Watching: For All Mankind (on Apple TV+) — I can’t recommend this show highly enough. I recently finished Season 3 and am impatient for Season 4. The story starts with the moon landing in 1969 — except that it’s a Soviet cosmonaut who steps out of the capsule. Russia wins the race to the moon, and what unfolds is an alternate history of the space race — told over decades, through the lives of a handful of astronauts and their families and associates at NASA — in which we simply kept going, kept the Apollo missions going into the high double digits, and set our sights on Mars. The actors are excellent. The perilous space action is thrilling. The story is very human, both rousingly feminist (women get to be astronauts a lot earlier!) and smart in the ways it explores the costs of toxic masculinity. And it’s a real kick to see how history plays out differently in this world, even beyond NASA. Some technologies are achieved sooner. Some public figures are never elected, some are elected earlier, some die unexpectedly, some survive. (This is a world that still has John Lennon in it. *sob*) In terms of being a wish fulfillment story for people dissatisfied with the reality of how things turned out, this is sort of like The West Wing for space nuts. Loved it.
Reading: I recently finished two wonderful books — one long, one short — set in our post-climate-apocalypse future, which hold out the hope that we’ve figured out a way to claw back from the brink, rethink our societies, and rebuild the world. The longer novel is A Half-Built Garden by Ruthanna Emrys; the premise is that local, grassroots communities called “dandelion networks” have wrested power from diminished corporations and collapsed nation-states, and have begun to live more harmoniously with the environment and repair the damage done. Things are beginning to look good… and then the aliens arrive. They’re friendly, and are on a mission to persuade humans to join them in their Dyson-sphere civilization of a trillion trillion citizens, because they’re convinced humans have outgrown the Earth and can only survive if they abandon it. So — what to do? The rest of the novel is a fascinating exploration of ethics, diplomacy, community, empathy, gender, and the many permutations of love, as the characters (both alien and human) quarrel about, and figure out, where the best path for humanity lies.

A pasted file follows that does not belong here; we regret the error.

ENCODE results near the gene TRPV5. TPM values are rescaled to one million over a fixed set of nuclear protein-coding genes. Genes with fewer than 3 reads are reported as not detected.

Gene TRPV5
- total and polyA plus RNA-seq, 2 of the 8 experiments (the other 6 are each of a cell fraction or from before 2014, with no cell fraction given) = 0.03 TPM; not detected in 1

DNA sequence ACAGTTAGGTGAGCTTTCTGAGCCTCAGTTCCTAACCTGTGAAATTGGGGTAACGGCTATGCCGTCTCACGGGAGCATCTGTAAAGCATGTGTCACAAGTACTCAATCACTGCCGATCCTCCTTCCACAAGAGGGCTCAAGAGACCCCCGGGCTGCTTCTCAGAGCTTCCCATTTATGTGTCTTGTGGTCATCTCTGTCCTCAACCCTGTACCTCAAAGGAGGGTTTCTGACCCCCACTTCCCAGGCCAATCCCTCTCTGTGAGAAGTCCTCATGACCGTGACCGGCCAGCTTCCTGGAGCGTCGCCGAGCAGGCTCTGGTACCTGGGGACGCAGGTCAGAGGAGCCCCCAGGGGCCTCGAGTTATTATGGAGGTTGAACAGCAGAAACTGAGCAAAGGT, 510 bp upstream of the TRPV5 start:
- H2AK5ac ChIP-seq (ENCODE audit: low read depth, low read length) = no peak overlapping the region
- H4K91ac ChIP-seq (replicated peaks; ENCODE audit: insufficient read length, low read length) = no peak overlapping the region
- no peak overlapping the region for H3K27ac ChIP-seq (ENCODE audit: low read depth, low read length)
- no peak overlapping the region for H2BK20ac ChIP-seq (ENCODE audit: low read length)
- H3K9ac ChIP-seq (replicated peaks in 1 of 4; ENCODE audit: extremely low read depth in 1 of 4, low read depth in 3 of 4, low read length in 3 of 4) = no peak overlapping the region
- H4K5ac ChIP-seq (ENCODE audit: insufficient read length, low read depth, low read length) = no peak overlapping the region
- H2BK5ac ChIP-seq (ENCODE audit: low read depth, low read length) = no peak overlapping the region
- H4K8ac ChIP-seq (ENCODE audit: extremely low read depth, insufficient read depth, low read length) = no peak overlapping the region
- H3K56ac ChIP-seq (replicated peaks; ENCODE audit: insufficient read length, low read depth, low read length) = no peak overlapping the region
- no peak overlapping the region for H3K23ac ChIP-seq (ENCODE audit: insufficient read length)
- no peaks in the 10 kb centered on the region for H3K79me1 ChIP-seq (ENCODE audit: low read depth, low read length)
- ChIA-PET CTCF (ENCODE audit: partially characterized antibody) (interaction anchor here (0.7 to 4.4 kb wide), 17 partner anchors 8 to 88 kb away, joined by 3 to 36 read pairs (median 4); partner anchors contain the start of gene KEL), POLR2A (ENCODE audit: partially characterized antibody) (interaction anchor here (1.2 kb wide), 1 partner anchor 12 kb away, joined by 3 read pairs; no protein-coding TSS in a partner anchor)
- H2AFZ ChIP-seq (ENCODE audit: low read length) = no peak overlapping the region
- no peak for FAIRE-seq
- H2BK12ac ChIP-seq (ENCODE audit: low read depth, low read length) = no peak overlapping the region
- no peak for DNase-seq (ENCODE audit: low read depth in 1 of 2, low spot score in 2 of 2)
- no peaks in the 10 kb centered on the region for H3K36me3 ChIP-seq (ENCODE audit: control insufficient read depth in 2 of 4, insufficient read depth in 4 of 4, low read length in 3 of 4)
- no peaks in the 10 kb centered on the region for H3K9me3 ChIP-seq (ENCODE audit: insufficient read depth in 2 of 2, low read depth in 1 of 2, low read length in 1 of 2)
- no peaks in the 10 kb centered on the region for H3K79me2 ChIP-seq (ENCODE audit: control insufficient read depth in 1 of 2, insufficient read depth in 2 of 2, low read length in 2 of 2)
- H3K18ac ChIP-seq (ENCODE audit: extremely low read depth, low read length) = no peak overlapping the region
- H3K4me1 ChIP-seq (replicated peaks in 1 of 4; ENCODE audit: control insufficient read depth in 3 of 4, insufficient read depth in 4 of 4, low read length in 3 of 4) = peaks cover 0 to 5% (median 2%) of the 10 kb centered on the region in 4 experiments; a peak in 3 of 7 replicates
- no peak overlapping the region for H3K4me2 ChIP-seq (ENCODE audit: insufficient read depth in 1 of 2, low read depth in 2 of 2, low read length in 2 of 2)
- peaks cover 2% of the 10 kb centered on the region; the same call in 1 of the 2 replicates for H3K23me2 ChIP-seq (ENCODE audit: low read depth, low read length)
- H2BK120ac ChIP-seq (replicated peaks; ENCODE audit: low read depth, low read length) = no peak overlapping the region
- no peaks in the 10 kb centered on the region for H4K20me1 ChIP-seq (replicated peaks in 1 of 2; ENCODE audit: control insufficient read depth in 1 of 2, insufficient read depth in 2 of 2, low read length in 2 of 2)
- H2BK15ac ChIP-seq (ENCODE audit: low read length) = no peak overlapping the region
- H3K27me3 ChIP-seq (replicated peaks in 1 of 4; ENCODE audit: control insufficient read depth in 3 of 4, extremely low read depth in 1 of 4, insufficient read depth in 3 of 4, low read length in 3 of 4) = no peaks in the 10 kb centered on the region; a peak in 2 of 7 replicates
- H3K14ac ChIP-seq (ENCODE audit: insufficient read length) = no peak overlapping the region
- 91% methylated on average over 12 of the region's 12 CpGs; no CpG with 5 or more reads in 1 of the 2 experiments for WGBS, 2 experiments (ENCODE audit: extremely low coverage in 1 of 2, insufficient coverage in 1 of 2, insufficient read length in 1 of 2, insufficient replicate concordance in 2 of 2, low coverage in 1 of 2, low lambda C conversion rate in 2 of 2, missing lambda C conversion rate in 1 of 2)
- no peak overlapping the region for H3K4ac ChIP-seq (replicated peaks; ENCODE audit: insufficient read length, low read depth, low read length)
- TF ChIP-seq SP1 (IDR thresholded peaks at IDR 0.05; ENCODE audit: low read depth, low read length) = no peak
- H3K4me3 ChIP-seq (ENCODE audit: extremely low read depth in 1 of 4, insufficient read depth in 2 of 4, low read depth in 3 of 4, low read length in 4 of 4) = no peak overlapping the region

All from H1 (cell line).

The shorter novella is A Psalm for the Wild-Built by Becky Chambers. In a future time when we’ve (again) figured out our mistakes and learned to tread more lightly on the planet, a tea monk (who goes around offering people tea and kindness) wanders into the wilderness and meets a robot (the first one to emerge since all the robots gained consciousness and walked away from humanity, generations ago). The robot asks: What do people need? And the rest is a charming, rambling story of these two characters — both absolutely lovable — becoming companions and discussing, basically, what everything means, what matters, and what’s the point of living. It’s very cozy and comforting, the sci-fi equivalent of a warm hug. I read it in a day, and took another day for its sequel, A Prayer for the Crown-Shy. Loved them both, and I think I kinda needed to read them.
I put Half Built Garden on my reading list just a few weeks ago. I was looking for science fiction type books and it sounded super interesting. I’ll be sure to get it soon.
I just finished watching the ‘Kleo’ miniseries on Netflix. It includes some gratuitous violence, but is overall entertaining.